Quality 101: Improvement Tools Cheat Sheet, Part 2
After our previous post on Quality Improvement Tools by Shewhart and Deming, here is the continuation explaining in-depth the remaining continuous process improvement tools. These tools can help accomplish purposes of our quality improvement techniques, with these tools alone or incorporated within software quality management systems.
1) Checklists or Check Sheets are forms used to record the frequency of specific events during a data collection period.
Description: A check sheet is a simple form that quality managers can use to collect data in an organized matter and easily convert it into useful information quickly.
When to use: Check sheets can be used for almost anything, from checking off defect occurances to counting and tracking expected occurances.
2) Affinity Diagram (Figure 4, left) facilitates organization and consideration of a group of ideas of a particular issue through a consensus decision within a team.
Description: Affinity diagrams are used to organize verbal information into some type of visual pattern, and starts with specific ideas to help work toward broad categories.
When to use: An affinity diagram can help organize and give structure to a list of factors that contribute to a problem, or identify key areas where improvement is most needed within an issue.
3) Cost of Quality is a methodology that allows an organization to determine potential cost savings when process improvements are implemented.
Description: Cost of Quality helps quality managers determine the extent to which an organization's resources are expended on activities preventing poor quality. Cost of Quality can also be assessed by viewing prevention costs, appraisal costs, internal and external failures.
When to use: Cost of Quality is an important communication tool that describe the long-term impact of quality effort within a specific organization. Once a quality cost system is established, it should dynamically have positive impacts on the organization's mission, objectives, and goals.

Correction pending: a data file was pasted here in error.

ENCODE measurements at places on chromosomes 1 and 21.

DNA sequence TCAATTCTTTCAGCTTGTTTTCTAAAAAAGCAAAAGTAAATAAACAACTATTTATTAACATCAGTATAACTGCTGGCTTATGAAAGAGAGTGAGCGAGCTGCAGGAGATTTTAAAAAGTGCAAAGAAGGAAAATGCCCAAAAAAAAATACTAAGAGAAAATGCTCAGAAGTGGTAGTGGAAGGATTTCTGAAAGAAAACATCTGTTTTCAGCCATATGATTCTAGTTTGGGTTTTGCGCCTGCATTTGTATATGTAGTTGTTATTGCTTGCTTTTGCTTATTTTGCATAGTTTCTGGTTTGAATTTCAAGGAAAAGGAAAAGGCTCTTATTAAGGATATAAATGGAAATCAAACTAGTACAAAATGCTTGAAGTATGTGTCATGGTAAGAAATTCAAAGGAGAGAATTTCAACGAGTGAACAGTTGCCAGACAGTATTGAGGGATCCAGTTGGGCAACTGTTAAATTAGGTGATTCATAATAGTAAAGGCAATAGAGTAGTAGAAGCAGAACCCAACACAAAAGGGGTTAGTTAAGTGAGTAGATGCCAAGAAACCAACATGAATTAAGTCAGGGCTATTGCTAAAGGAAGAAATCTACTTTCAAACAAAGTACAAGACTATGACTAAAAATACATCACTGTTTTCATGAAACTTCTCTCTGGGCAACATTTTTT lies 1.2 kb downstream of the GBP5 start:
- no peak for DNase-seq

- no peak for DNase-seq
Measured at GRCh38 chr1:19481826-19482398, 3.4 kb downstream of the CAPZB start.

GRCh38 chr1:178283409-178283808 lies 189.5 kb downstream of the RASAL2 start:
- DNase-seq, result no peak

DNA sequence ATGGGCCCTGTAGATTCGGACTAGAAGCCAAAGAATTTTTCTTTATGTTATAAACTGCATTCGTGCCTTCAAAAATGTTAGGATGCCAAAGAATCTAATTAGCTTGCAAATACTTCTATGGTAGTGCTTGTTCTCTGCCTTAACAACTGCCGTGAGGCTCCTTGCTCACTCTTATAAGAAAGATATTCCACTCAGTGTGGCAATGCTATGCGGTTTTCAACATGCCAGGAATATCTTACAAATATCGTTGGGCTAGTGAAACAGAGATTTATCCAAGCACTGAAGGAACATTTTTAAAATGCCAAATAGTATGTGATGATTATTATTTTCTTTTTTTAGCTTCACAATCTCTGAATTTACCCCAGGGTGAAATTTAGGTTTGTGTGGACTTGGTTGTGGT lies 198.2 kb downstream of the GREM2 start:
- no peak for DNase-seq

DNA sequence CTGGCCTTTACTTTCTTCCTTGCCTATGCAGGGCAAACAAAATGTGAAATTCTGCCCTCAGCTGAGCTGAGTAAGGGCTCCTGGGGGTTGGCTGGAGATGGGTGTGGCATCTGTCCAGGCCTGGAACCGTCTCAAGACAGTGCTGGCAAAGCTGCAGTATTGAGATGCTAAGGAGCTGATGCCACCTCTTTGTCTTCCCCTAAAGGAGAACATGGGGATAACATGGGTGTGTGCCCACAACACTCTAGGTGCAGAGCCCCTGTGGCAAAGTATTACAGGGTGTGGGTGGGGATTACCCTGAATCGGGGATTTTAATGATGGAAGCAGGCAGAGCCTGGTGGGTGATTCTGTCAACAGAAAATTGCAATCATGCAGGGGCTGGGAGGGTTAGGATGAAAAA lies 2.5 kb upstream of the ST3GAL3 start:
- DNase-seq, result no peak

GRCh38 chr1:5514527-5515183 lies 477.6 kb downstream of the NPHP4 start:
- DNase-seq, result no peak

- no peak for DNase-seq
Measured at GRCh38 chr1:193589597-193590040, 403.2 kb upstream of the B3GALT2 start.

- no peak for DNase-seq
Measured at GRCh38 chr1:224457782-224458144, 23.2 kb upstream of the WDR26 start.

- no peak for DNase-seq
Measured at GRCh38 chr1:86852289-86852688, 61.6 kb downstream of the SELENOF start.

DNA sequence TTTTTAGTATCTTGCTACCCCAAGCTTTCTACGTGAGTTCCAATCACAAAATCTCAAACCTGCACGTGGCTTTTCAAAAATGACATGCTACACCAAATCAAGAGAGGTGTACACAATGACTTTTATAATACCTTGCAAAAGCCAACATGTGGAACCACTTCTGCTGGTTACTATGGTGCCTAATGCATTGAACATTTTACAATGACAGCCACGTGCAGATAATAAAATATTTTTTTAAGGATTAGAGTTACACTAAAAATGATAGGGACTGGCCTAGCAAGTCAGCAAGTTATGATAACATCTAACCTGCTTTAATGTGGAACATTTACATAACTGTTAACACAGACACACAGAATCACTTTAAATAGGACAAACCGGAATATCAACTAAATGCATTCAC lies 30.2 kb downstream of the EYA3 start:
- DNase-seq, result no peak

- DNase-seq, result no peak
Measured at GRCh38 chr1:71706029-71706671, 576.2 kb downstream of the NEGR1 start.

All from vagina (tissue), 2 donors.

4) Benchmarking is an evaluation technique by which an organization can compare its performance of a specific process against best practices of a recognized industry leader in a comparable process.
Description: Benchmarking can be used in several different approaches to compare organization performance, including Competitive, Functional, Performance, Process, and Strategic.
When to use: Conducting a benchmarking evaluation can help an organization identify its own shortcomings and help to establish a baseline standard to measure its progress against when implementing a quality assurance program.
5) Brainstorming (pictured above) is a group process used to generate ideas within a group or team in a nonjudgmental environemnt.
Description: Team or group members are presented with an issue and are asked to be broad in their thinking about the issue at hand, and requested not to criticize the thoughts of others.
When to use: The purpose of brainstorming is to generate a great deal of ideas about a central issue, and team members can interact with each other to generate further ideas within a single brainstorming session.
6) Audits of a quality management system are carried out to ensure actual practices are conforming to the documented procedures within an organization.
Description: Audits are systematic and independant examinations that determine whether quality activities and related results comply with planned arrangements, and whether the arrangements are implemented effectively and are suitable to achieve desired objectives. Quality audits can be conducted manually, or more effectively with auditing software.
When to use: While audits should be conducted on a regular schedule, audits are for establishing facts rather than finding faults. They indicate necessary improvement and corrective actions, as well as determine whether processes are effective and whether responsibilities have been correctly assigned.
7) Control Charts (pictured right) are used to measure sequential or time-related process performance and variability, such as quality control in manufacturing.
Description: Control charts utilize a variety of concepts - a typical chart contains a centerline, which represents the average value of the quality characteristic corresponding to the in-control state of data represented. The upper and lower control limits are drawn above and below the centerline, which are chosen so that when a process that is seen as "in control" is graphed, the sampling points are seen as falling between them.
When to use: Control Charts may indicate an out-of-control condition, either when plotted points fall above or below the set control limits or when the points display some pattern of behavior.
Sources: W. Edwards Deming, ASQ. Edwards W Demings 14 Management Principles Explained
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